Calculating vaccines’ impact

“Vaccine vindication” (SN: 1/25/14, p. 5) stated that vaccines have prevented 103 million cases of childhood diseases such as polio and rubella in the United States since 1924.

“How can the study assume there were so many cases of illness that were prevented?” asked Carolyn Bredenberg in an e-mail. “Were the data extrapolated from old data, or inferred from models based on old data, or what?”

Researchers looked at disease rates during prevaccine times and the increase in the U.S. population since then to estimate the number of illnesses that vaccines have prevented, explains departments editor Erika Engelhaupt. “The number of prevented cases is the difference between expected cases and actual cases,” she says. “Vaccines may actually have prevented even more illnesses than this calculation reveals, since the number of prevaccine cases may have been underreported.”

Cat-induced death toll revised

Last year, Susan Milius reported new estimates of the number of wild animals killed by domestic cats in the United States (“Cats claim billions of bird and small mammal victims annually,” SN: 2/23/13, p. 14).

In December 2013, the authors of the original article in Nature Communications adjusted their estimates of the wildlife killed by cats each year. The first version of the paper included a narrower range of values than was appropriate for the statistical confidence level given. Fixing this error did not alter the basic conclusions of the paper, but the death tolls did change, with the originally published range of 1.4 billion to 3.7 billion cat-killed birds widening to 1.3 billion to 4.0 billion. The 6.9 billion to 20.7 billion range of small mammals killed by cats became 6.3 billion to 22.3 billion. The Science News article has been updated online.

Taming wildcat genetics

Feline domestication may have begun in the Far East with the small wildcat species Felis silvestris, as Susan Milius reported in “Earliest farm cats found in China” (SN: 1/25/14, p. 8).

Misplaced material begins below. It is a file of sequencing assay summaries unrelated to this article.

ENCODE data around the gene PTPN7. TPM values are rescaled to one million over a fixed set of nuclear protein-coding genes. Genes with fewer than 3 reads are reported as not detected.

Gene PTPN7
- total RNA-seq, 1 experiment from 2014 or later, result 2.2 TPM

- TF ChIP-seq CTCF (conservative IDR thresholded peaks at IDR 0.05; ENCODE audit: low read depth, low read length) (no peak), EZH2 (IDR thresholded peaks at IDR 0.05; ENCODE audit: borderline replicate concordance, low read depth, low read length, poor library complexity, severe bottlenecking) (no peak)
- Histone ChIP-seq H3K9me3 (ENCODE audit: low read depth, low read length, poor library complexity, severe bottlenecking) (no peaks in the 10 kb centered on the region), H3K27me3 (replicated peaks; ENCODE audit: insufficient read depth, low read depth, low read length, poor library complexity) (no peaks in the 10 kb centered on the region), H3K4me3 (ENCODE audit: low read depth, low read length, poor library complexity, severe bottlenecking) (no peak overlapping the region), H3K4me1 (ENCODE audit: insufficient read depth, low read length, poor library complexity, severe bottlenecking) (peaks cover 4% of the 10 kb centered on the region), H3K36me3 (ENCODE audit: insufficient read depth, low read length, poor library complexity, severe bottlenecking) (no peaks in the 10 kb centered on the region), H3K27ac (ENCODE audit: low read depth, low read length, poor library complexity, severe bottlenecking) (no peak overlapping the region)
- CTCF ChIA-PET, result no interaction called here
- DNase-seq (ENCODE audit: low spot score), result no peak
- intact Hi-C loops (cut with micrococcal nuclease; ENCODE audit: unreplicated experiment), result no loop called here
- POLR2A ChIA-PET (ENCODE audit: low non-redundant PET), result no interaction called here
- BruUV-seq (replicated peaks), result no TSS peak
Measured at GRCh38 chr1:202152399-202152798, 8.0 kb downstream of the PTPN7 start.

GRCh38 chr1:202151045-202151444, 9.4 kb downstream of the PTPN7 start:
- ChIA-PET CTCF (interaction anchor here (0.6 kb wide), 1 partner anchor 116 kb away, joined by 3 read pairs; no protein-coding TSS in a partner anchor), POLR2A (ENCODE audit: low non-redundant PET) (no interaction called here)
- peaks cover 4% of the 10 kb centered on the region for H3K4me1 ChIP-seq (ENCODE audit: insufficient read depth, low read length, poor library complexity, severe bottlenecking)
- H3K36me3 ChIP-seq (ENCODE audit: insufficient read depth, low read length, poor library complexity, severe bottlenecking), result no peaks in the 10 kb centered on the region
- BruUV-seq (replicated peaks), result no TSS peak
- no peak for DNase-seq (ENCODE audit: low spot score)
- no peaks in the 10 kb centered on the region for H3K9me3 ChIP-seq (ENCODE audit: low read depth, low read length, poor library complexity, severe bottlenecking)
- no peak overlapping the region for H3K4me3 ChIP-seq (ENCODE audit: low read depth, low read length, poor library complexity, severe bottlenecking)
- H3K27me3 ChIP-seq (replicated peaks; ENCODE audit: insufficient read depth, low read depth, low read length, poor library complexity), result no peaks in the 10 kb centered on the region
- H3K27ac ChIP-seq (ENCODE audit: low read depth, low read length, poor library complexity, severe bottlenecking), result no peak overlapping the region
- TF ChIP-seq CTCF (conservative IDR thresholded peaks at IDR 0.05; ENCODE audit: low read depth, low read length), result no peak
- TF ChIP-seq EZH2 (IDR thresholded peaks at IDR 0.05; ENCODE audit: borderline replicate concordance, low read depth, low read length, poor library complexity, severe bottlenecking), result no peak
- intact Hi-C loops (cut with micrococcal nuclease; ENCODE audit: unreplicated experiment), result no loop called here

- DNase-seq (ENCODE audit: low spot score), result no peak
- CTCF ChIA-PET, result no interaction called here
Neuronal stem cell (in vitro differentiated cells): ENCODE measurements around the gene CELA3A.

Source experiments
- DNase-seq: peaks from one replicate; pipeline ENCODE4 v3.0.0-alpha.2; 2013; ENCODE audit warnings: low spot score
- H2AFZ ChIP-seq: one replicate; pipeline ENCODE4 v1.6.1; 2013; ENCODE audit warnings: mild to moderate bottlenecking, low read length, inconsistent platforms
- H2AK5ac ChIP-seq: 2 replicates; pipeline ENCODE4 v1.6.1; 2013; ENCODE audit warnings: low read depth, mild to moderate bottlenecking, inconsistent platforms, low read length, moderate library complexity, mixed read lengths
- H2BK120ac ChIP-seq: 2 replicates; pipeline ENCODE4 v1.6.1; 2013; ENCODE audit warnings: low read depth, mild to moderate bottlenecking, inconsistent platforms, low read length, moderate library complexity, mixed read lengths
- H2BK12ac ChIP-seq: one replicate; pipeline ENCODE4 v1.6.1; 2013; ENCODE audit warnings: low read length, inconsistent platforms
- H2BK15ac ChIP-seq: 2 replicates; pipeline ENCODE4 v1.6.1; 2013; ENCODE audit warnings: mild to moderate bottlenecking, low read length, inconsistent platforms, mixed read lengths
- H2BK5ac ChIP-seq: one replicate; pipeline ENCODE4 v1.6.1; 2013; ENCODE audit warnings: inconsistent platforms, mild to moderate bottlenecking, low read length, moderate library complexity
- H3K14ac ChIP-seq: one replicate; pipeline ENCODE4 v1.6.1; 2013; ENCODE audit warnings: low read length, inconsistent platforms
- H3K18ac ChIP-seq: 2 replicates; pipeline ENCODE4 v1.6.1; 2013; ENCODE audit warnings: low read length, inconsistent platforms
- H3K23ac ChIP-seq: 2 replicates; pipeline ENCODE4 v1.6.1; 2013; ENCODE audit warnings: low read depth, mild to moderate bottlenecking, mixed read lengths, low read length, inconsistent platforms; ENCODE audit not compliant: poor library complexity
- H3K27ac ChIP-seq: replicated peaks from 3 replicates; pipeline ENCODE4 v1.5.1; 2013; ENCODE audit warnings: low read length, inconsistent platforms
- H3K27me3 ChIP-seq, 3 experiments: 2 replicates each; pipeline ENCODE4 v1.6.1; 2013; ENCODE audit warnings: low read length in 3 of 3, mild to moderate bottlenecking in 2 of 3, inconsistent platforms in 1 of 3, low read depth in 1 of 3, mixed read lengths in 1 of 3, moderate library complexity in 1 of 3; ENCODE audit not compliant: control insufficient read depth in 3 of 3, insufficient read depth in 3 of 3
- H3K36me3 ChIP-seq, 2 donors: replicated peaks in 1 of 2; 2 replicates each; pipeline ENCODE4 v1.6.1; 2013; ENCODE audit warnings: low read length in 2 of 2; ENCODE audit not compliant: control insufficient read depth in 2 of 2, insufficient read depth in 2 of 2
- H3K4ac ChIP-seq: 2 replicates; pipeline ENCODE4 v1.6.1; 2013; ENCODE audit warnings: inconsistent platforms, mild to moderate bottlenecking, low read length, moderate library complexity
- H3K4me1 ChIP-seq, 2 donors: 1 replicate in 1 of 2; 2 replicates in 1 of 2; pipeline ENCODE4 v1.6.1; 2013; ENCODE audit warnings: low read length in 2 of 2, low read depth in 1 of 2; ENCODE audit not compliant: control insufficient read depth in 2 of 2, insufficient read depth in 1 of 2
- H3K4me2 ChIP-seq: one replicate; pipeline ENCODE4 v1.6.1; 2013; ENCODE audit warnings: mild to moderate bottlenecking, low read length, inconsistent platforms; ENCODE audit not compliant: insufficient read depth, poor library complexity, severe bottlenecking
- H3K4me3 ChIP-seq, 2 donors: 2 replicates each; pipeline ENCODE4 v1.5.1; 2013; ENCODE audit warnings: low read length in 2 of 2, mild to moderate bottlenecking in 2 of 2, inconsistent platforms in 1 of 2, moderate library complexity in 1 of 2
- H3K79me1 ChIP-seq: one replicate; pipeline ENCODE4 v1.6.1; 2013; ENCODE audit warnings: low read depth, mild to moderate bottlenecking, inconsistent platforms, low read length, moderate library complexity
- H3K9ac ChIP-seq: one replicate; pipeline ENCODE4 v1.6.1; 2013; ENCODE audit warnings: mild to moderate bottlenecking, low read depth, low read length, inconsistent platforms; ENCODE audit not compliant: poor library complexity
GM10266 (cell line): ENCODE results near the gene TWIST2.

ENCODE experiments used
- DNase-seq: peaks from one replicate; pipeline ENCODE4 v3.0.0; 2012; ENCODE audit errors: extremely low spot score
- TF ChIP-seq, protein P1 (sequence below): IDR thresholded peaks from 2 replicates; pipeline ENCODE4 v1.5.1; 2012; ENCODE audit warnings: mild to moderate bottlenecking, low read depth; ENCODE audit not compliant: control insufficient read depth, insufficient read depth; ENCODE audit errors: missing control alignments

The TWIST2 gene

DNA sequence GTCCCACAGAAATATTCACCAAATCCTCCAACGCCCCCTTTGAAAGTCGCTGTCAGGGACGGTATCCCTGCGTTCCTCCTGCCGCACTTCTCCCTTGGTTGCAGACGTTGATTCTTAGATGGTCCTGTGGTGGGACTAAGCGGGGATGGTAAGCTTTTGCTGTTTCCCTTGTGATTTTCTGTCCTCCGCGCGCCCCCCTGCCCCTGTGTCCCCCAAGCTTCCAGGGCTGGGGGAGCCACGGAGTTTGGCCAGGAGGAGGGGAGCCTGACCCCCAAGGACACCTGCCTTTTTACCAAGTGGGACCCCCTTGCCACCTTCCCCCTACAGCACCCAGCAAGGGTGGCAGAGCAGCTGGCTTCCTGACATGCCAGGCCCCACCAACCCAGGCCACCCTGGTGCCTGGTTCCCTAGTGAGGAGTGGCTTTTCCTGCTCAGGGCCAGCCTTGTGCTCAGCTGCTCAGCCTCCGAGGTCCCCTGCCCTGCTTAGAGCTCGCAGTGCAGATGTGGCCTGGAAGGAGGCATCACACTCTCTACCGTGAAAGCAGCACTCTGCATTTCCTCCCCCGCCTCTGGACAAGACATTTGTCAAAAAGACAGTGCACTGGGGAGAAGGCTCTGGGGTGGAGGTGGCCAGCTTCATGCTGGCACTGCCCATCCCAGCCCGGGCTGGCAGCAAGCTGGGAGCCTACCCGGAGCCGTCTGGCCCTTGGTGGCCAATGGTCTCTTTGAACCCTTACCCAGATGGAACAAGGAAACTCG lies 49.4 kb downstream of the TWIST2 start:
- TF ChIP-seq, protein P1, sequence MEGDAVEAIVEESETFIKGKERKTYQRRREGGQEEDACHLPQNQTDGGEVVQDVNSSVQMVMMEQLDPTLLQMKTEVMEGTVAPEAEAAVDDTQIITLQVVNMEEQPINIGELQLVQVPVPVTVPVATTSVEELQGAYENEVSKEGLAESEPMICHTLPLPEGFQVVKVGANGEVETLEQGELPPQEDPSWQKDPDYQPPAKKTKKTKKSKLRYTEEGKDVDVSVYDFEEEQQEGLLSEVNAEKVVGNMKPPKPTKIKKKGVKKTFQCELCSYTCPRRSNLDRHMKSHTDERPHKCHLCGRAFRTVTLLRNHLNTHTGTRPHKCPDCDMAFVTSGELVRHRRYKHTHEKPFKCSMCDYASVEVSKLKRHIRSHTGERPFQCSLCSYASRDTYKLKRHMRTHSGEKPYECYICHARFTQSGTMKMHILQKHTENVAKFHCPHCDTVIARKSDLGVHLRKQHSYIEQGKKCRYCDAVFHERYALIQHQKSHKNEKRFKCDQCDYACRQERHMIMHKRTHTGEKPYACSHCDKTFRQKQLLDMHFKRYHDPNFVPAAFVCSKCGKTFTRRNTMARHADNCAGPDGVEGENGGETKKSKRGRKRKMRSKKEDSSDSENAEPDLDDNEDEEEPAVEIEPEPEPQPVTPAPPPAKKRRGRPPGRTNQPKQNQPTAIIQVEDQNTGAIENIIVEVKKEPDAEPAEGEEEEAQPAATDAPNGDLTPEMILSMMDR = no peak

Online commenter Mark S. wanted to know how similar the wildcats are to their domesticated cousins. “Cats go feral very easily,” he wrote. “Can F. silvestris be socialized if you start with a young kitten, or is there a real genetic difference?”

Milius can’t say whether wildcat kittens might act like domestic cats with the right training, but “the genetic differences are modest enough for plenty of researchers to treat domestic cats as just another subspecies of F. silvestris. Those slight differences may be important, though. Conservationists worry that any remnants of truly wild subspecies populations are losing distinctive adaptations through frequent crossbreeding with domestics, which include ‘feral’ cats.”

New life for The Science Life

Science Visualized premiered on the back page of Science News in October, taking the place previously occupied by The Science Life, which featured profiles of scientists and science enthusiasts.

The Science Life “was a nice snapshot of a working scientist — something a younger person (and older!) could connect to,” Karey Kluesner e-mailed. “I know you also have a student website, but I strongly feel that giving science a face on a regular basis is a very important thing versus simply having another page with pictures. The Science Life much better meets the goal of visualizing science — it makes it more real and gives credit to all the people working in the background to make everyone’s life better and more meaningful.”

Erika Engelhaupt responds: “Thank you to readers who have shown support for The Science Life. We have not abandoned the effort to cover the people and stories behind the science: The Science Life will be revived as an occasional feature in the Notebook section, partly in response to reader feedback.”

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